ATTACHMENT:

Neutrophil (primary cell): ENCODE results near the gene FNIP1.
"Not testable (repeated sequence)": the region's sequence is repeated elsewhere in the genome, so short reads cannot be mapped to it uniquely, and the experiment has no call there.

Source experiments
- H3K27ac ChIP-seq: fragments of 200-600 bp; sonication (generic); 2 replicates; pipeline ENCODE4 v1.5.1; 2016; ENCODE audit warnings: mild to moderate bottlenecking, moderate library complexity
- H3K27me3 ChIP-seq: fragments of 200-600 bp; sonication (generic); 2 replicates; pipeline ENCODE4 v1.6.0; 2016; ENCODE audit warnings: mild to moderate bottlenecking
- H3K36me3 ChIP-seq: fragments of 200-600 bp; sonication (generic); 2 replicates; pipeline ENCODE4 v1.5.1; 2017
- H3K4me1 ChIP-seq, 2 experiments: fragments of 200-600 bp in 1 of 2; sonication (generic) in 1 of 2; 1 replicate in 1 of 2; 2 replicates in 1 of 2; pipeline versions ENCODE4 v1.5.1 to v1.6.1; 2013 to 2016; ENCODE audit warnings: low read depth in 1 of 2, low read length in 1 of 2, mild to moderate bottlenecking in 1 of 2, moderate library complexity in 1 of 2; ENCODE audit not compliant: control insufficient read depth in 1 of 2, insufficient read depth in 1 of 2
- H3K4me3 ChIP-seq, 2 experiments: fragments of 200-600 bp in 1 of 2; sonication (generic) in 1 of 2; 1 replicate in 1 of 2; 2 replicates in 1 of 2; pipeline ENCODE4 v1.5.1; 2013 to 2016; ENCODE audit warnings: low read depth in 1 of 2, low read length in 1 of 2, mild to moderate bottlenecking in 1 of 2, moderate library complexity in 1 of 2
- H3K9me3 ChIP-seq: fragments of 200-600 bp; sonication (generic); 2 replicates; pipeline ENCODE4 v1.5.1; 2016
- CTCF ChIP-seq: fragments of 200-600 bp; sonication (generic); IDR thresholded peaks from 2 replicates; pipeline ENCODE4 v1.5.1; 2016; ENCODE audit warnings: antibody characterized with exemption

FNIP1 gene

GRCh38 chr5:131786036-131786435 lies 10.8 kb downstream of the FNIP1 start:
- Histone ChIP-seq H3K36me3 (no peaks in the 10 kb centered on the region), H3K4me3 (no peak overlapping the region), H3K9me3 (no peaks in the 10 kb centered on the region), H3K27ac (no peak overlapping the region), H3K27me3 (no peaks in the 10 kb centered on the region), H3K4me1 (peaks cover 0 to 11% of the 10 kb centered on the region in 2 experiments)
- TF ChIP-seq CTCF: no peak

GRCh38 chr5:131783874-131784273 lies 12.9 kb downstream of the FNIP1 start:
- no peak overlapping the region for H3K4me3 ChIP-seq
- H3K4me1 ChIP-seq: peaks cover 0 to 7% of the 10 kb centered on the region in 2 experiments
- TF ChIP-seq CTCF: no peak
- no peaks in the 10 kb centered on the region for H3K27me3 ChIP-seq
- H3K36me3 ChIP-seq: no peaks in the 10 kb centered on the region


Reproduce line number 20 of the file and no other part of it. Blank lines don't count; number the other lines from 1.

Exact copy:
- H3K36me3 ChIP-seq: no peaks in the 10 kb centered on the region